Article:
Monday, August 16, 2004

City Journal's Heather MacDonald writes a hard hitting piece on the real costs of open borders.

"Debate has recently heated up over whether Mexican immigration—unique in its scale and in other important ways—will defeat the American tradition of assimilation. The rise of underclass behavior among the progeny of Mexicans and other Central Americans must be part of that debate. There may be assimilation going on, but a significant portion of it is assimilation downward to the worst elements of American life......given the magnitude of present immigration levels, if only a portion of those from south of the border goes bad, the costs to society will be enormous."

The article continues,

"Jorge Castaneda, acknowledges the unprecedented character of Hispanic
immigration. “Mexican immigration,” he wrote recently, “does have distinctive traits that do make [assimilation] difficult, if not impossible. This is . . . a matter of history.” That “history” holds that the U.S. robbed Mexico of its natural territory in the nineteenth century, as some Mexican immigrants never seem to forget."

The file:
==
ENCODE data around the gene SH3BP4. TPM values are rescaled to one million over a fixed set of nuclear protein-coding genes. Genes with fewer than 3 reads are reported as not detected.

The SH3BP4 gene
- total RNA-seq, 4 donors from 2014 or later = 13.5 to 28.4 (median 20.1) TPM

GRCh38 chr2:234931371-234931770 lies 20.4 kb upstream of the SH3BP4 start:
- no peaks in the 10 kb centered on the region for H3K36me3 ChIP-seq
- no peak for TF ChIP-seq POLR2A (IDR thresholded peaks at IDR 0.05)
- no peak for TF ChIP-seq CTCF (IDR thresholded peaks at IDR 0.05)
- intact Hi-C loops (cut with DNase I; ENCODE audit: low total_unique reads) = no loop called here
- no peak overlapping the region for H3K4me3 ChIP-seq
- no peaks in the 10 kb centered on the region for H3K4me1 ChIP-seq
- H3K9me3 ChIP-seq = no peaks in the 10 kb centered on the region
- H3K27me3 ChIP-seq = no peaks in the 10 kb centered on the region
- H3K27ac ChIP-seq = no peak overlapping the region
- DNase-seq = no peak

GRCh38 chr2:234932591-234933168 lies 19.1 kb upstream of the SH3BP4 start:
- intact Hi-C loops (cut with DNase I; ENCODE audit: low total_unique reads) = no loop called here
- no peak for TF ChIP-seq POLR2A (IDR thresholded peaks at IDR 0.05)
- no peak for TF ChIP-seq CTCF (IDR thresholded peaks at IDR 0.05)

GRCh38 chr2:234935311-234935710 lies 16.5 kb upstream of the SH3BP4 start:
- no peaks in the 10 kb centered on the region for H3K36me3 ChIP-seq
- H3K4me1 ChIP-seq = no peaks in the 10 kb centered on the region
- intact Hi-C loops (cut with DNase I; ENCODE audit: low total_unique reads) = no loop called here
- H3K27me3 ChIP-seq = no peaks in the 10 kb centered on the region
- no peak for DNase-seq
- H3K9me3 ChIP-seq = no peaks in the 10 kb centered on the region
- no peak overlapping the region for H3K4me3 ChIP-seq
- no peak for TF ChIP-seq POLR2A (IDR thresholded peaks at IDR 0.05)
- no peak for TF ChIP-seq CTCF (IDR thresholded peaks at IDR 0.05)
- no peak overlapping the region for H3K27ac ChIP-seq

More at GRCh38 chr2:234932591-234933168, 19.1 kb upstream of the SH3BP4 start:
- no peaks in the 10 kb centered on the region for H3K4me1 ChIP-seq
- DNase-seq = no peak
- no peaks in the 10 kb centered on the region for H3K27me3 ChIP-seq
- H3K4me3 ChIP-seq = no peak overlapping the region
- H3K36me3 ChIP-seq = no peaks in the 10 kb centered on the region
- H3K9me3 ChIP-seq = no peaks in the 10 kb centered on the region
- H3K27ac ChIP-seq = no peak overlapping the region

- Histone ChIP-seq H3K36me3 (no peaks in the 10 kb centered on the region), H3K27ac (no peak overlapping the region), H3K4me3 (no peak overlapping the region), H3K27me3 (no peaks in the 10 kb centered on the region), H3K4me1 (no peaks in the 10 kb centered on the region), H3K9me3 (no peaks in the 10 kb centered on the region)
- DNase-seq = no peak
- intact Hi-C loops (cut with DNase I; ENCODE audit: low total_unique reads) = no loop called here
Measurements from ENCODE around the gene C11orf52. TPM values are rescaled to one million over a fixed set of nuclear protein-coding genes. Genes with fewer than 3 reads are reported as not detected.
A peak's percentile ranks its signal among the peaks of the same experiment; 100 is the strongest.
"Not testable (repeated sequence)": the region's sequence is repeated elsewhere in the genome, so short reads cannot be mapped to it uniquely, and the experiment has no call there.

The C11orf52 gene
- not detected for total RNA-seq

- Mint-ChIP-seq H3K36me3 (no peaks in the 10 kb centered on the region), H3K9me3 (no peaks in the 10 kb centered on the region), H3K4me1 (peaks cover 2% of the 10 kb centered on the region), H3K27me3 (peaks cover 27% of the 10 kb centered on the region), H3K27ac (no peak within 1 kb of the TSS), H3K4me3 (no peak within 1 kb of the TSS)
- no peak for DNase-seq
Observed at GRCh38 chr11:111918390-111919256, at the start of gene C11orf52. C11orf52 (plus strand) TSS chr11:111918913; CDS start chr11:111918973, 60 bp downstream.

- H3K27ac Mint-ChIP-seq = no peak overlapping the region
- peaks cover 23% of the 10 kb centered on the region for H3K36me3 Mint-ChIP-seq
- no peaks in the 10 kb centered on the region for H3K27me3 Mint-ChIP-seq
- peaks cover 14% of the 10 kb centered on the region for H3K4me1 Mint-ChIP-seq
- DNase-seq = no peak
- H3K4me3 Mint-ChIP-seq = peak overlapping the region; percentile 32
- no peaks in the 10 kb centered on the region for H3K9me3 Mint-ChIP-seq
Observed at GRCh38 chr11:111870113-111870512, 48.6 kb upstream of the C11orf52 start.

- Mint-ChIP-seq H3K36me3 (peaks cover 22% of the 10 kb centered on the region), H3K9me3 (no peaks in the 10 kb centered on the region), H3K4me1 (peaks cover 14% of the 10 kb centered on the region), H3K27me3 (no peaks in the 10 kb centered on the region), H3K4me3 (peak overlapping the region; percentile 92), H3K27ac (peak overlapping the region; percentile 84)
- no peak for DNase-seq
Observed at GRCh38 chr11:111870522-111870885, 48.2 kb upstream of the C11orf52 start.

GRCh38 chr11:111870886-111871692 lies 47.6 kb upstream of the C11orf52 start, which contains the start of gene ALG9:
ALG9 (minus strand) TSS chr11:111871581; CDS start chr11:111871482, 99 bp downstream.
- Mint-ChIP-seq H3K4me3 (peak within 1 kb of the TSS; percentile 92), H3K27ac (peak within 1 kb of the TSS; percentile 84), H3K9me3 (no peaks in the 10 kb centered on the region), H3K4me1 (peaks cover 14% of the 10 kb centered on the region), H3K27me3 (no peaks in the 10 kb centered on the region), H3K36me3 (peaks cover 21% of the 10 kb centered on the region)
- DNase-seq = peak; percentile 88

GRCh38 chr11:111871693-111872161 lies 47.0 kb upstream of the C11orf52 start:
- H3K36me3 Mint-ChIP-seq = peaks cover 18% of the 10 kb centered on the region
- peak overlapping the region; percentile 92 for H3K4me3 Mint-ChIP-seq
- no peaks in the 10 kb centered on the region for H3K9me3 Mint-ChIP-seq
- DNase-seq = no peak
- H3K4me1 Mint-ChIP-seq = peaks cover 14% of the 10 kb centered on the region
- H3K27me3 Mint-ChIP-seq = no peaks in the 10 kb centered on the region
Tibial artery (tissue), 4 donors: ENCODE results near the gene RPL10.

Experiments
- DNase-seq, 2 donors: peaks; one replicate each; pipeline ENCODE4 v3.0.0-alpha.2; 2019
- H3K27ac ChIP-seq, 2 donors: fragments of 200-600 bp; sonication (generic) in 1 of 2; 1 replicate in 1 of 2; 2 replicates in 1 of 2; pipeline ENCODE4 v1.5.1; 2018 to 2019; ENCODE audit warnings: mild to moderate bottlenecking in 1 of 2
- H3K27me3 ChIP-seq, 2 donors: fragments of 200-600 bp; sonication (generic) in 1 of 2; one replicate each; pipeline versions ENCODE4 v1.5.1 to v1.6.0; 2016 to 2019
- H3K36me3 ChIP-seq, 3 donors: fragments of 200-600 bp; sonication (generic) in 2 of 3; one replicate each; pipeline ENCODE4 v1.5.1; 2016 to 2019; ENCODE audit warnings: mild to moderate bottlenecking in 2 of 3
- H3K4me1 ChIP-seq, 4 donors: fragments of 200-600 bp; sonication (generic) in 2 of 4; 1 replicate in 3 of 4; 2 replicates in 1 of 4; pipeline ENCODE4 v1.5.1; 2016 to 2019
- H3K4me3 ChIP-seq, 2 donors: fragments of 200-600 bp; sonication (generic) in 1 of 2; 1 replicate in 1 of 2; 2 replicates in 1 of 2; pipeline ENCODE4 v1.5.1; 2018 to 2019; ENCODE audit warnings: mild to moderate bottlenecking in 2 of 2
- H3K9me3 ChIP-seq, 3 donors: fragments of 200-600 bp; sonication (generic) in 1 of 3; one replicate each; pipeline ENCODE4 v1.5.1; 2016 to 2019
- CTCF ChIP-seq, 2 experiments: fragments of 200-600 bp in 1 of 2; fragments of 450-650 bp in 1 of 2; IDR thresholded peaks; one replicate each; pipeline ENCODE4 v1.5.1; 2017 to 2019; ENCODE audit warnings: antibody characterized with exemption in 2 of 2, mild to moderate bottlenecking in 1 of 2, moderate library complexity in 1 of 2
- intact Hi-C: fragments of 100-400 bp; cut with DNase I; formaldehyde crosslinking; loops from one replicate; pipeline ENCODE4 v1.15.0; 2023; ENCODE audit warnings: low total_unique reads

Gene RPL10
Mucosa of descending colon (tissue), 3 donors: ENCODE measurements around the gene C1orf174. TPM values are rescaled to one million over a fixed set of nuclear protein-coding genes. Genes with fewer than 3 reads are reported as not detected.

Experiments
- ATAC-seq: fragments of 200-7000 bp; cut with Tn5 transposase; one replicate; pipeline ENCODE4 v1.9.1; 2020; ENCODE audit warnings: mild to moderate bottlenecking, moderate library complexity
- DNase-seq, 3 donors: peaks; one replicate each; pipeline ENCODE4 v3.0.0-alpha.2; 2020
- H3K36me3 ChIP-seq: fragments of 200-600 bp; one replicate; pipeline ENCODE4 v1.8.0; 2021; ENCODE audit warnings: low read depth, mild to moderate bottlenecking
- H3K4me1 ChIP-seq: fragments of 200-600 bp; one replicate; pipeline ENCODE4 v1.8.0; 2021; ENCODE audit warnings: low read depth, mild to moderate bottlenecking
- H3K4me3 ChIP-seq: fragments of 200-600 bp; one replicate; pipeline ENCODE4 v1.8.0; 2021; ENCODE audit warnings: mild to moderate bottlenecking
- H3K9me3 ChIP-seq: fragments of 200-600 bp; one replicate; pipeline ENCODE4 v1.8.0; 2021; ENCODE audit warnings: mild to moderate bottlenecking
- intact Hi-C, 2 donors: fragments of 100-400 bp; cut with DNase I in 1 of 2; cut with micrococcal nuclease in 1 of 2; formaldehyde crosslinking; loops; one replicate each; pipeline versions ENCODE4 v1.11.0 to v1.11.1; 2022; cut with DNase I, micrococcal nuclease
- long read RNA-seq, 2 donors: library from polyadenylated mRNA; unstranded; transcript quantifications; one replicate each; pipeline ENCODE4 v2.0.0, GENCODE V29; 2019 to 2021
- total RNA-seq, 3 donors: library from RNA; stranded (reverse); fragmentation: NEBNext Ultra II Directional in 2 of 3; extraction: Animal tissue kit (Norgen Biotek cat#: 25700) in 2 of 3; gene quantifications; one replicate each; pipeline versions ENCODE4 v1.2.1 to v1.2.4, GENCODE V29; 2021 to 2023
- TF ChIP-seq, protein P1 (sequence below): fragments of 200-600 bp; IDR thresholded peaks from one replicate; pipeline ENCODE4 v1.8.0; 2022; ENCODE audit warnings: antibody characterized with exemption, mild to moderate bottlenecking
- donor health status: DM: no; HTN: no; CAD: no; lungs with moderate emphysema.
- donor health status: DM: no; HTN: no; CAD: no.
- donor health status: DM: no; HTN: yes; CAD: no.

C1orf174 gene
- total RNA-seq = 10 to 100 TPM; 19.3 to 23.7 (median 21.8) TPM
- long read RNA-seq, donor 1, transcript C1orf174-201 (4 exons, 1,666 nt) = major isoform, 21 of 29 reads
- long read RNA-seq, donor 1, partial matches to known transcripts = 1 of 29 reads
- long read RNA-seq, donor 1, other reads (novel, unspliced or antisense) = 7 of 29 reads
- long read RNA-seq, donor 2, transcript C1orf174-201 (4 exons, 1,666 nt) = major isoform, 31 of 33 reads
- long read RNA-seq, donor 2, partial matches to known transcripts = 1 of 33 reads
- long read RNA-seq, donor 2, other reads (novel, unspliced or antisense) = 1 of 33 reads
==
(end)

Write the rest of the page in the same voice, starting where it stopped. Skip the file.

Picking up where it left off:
MacDonald goes on to say,

"Immigration optimists, ever ready to trumpet the benefits of today’s
immigration wave, have refused to acknowledge its costs. Foremost among them are skyrocketing gang crime and an expanding underclass. Until the country figures out how to reduce these costs, maintaining the current open-borders regime is folly. We should enforce our immigration laws and select immigrants on skills and likely upward mobility, not success in sneaking across the border.

Read the entire article here.



Wandering Mind

may not be suitable for political vegans